Mapping the Landscape of Socially Engaged Artistic Practice
Socially engaged art is not new. Neither is writing about it. But despite a longstanding body of work in this area, the shape of the socially engaged art landscape remains elusive at best…at a time when artists’ voices could not be more necessary to society, or in need of support. Mapping the Landscape of Socially Engaged Art was written to help increase the visibility and legibility of this growing area of artmaking in order to amplify its impact and unlock more resources for it. The report’s authors, Alexis Frasz and Holly Sidford of Helicon Collaborative, conducted in-depth interviews with over 50 diverse artists, field leaders and funders, a literature review, and a focus group with artists to discuss the findings. The resulting report offers new ways of looking at this landscape and includes case-studies of representative work.
Mapping the Landscape and the microsite on which it is housed were created in part as catalysts for an ongoing conversation among artists themselves. Artmakingchange.org displays information—Helicon’s report, a set of commissioned essays, a list of resources for professional development, funding, and ongoing education—but it is not a two-way microphone. Using the channels of social media, #artmakingchange is a forum to discuss the unique challenges and opportunities artists face when working in the public sphere. Join us on Twitter and Instagram.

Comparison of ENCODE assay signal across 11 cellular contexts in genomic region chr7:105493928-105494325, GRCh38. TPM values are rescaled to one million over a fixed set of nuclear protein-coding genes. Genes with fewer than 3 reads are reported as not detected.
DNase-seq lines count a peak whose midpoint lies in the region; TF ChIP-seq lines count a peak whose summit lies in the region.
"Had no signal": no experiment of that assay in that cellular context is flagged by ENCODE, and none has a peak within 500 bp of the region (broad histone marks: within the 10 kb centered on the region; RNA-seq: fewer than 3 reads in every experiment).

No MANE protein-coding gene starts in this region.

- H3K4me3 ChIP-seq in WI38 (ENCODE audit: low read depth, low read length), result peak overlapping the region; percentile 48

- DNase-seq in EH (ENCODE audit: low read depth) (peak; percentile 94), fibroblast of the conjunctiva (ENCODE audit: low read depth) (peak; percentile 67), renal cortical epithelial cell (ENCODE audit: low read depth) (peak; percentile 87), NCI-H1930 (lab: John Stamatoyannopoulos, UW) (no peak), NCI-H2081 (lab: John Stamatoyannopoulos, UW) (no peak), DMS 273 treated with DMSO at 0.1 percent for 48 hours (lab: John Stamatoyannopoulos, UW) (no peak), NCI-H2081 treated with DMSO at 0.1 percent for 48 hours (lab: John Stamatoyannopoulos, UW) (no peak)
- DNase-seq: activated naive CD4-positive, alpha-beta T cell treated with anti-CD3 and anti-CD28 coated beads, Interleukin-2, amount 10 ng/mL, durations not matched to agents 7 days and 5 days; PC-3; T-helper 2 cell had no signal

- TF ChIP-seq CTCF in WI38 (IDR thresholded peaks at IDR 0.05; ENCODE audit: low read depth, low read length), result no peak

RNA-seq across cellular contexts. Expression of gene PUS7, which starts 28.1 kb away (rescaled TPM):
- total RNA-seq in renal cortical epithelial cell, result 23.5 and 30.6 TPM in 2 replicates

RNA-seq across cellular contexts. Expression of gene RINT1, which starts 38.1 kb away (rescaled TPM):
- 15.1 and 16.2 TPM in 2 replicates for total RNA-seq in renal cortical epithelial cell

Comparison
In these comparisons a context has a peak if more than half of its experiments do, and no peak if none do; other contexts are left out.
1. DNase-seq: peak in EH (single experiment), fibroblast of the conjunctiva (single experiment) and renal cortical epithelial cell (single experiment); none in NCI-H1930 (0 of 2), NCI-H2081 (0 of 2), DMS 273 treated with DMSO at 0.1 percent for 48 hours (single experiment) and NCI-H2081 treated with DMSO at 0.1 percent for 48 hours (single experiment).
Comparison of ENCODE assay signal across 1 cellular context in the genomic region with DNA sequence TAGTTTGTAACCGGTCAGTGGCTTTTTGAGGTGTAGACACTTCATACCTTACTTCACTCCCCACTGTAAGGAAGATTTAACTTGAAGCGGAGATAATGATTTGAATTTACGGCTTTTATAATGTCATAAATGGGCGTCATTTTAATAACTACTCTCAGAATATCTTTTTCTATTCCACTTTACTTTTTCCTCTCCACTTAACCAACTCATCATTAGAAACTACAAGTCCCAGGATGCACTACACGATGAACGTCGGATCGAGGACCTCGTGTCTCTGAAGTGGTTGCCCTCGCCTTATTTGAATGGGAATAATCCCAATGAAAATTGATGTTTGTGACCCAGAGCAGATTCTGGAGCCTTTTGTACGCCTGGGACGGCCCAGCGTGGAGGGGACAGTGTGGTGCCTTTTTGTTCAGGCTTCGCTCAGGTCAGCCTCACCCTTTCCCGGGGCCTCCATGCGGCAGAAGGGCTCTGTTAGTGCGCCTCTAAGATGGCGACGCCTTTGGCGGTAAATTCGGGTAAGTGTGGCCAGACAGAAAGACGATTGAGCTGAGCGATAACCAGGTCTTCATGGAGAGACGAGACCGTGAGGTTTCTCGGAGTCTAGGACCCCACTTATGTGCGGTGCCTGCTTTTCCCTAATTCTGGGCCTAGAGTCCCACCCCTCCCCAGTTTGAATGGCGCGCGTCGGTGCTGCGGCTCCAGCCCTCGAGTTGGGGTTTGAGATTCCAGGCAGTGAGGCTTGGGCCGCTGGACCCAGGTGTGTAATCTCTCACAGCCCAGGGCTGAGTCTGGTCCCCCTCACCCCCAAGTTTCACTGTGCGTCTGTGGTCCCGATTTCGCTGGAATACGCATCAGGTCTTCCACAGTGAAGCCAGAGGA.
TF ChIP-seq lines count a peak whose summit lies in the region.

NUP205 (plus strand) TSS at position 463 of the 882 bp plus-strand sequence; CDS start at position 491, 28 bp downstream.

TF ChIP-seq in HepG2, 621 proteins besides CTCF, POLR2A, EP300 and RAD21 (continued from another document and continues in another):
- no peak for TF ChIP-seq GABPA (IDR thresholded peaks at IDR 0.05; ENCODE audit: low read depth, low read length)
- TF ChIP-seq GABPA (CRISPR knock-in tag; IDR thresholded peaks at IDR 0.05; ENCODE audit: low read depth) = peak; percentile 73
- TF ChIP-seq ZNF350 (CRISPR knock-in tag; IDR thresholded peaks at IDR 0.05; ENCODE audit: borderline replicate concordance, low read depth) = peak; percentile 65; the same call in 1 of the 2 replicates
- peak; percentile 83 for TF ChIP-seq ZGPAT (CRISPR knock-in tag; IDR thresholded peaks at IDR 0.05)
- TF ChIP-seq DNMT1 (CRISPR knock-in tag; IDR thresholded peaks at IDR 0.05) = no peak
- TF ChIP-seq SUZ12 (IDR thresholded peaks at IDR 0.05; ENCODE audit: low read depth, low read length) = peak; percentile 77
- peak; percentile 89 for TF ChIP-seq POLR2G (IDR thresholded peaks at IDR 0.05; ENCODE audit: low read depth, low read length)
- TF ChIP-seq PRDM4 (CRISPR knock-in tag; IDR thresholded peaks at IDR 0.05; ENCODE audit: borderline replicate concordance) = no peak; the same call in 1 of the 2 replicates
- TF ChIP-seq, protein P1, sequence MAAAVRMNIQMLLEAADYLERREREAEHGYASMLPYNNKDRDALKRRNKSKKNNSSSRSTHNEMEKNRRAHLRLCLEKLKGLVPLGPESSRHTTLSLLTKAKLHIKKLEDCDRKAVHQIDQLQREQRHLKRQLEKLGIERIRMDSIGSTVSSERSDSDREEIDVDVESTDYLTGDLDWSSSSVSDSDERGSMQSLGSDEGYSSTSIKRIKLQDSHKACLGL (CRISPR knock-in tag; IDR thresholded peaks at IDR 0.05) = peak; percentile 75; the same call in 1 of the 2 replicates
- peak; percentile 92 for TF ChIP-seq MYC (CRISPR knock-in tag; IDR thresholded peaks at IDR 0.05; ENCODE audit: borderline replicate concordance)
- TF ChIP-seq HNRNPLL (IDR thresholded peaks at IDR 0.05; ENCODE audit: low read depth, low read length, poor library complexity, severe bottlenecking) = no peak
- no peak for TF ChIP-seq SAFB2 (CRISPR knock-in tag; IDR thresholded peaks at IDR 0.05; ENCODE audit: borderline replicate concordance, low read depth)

Helicon collaborates with artists, cultural organizations, foundations and other partners working to make the world more creative, sustainable and just for all people. More than a research firm, their work includes strategy, organizational development, coaching and consulting services. All their work is grounded in a belief in the power of culture as a transformative force for change and an essential component of a healthy and vital society. To learn more about who they are and what they do, visit heliconcollab.net
Initial funding for Mapping the Landscape and #artmakingchange was provided by the Compton and Robert Rauschenberg Foundations. Both the site and the report on which it is based are the result of many people contributing their time, talent, and resources as interviewees, copyeditors, or design advisors. Special thanks must be extended to Joshua Ascherman, Alexis Frasz and Holly Sidford at Helicon Collaborative, Emma Kilroy, the entire team at Kiss Me I’m Polish, Jen Sokolove, and last but not least, Risë Wilson. Without their Herculean efforts none of this would have come to pass.